U.S. African Development Foundation Receives $4.5 Million Grant from Helmsley Charitable Trust to improve livelihoods through agriculture and livestock production in Malawi

The U.S. African Development Foundation (USADF) was awarded a US$4.5 million grant from The Leona M. and Harry B. Helmsley Charitable Trust to implement a Livelihood Improvement Program (LIP) in southern Malawi. Over the course of three years, the initiative will address the nutritional, food security, and income needs of people living with chronic illness and their communities.

People who are chronically ill often require long-term medical attention, limiting their income-generating activities and placing social and economic burdens on their caretakers and communities. To improve the lives and livelihoods of these individuals and their families, USADF will establish integrated farming systems and skills transfer through training.

In 14 health facilities in Neno District, the LIP will provide technical demonstrations and training on food production, processing, and preservation, as well as crop and livestock diversification. These 14 demonstration units will be part of the Package of Essential Noncommunicable Disease Interventions Plus (PEN-plus) network of health clinics supported by Partners in Health in Neno District. USADF will also work closely with the Malawi Ministry of Agriculture and the Malawi Non-Communicable Disease Alliance.

Through the LIP, participants will be sensitized on the importance of consuming nutritious foods and cultivating crops necessary to diversify their diets. Environmental conservation and climate-change mitigation in Malawi are another focus, as the training sessions will instruct participants on the use of climate-smart technologies and grazing techniques and limiting the use of toxic chemicals and industrial livestock feed on individual household farm plots. The program will also emphasize the importance of creating farming networks to strengthen community connections and create sustainable mutual growth.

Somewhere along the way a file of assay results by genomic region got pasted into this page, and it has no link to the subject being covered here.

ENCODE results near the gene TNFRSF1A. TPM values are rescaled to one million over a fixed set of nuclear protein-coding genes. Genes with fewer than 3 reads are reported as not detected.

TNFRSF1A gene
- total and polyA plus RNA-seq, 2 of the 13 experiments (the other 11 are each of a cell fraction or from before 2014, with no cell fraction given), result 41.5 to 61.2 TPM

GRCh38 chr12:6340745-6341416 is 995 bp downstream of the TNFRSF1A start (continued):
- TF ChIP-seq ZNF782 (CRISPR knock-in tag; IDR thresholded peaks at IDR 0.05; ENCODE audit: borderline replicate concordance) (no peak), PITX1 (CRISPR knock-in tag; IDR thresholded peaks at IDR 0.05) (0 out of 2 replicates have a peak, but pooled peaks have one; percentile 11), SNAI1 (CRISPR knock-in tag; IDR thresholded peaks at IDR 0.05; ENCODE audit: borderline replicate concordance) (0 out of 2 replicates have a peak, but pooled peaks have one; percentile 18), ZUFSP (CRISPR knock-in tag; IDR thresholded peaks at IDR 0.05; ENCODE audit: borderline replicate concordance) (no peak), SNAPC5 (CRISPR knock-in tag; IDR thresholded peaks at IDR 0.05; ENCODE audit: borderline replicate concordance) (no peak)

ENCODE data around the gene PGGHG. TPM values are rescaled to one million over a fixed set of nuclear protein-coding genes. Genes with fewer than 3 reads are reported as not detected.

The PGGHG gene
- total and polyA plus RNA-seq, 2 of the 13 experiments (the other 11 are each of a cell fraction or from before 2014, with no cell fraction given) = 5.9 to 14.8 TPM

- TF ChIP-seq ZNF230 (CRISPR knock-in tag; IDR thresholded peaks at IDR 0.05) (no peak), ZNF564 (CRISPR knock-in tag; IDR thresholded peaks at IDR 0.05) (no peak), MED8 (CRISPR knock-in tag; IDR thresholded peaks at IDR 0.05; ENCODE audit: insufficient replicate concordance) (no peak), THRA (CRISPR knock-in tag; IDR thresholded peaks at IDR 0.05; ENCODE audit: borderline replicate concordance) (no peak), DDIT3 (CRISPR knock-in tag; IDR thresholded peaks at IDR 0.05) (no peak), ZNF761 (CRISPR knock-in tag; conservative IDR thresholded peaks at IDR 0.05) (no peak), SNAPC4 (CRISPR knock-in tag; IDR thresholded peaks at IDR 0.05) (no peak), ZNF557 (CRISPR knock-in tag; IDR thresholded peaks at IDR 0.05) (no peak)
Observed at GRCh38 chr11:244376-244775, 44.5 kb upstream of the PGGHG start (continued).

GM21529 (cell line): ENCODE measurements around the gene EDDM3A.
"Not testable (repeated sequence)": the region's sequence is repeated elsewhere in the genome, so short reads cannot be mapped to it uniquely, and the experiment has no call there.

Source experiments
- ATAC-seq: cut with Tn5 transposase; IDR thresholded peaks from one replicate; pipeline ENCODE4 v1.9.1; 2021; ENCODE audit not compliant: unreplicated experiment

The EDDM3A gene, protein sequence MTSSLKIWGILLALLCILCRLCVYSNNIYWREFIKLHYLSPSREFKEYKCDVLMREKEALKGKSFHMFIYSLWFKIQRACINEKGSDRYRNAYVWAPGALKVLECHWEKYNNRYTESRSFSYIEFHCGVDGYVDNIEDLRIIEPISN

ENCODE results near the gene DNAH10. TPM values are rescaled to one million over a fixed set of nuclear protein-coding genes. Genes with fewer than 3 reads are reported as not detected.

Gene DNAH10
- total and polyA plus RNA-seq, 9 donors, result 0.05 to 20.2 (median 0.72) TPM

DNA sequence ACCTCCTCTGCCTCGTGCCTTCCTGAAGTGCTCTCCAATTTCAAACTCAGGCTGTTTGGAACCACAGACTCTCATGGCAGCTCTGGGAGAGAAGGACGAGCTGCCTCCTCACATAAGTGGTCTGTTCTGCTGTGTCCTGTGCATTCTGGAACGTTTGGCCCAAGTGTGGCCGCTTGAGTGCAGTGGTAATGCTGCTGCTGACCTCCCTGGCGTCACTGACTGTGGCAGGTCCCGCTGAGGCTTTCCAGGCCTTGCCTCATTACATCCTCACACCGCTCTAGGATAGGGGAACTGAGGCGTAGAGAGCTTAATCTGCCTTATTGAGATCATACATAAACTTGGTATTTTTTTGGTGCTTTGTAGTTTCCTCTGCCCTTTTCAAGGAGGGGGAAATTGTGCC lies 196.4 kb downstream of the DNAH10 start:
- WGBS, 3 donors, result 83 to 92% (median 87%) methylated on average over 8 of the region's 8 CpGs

“The empowerment of these chronically ill individuals and their families is essential to promoting not only income growth, but food security and climate resiliency,” said Acting USADF President and CEO Elisabeth Feleke. “With the Helmsley Charitable Trust, we look forward to building healthier and more prosperous communities in Malawi and expanding our partnership over the next three years.”

At least 500 people living with chronic illness will receive training and livelihood support under LIP, and 140 community members will receive training as lead farmers to provide ongoing extension services in their communities. The program will build fully functional greenhouses with drip irrigation, kitchen garden demonstration units, livestock production units, and cold storage facilities.

“Social and economic challenges imposed by chronic conditions like type 1 diabetes can make it impossible to manage diseases that are already difficult without these added burdens,” said Gina Agiostratidou, PhD, Program Director of Helmsley’s Type 1 Diabetes Program. “At Helmsley, we believe in the importance of a holistic approach to health, and this multi-faceted effort to help vulnerable individuals thrive aligns with this belief.”

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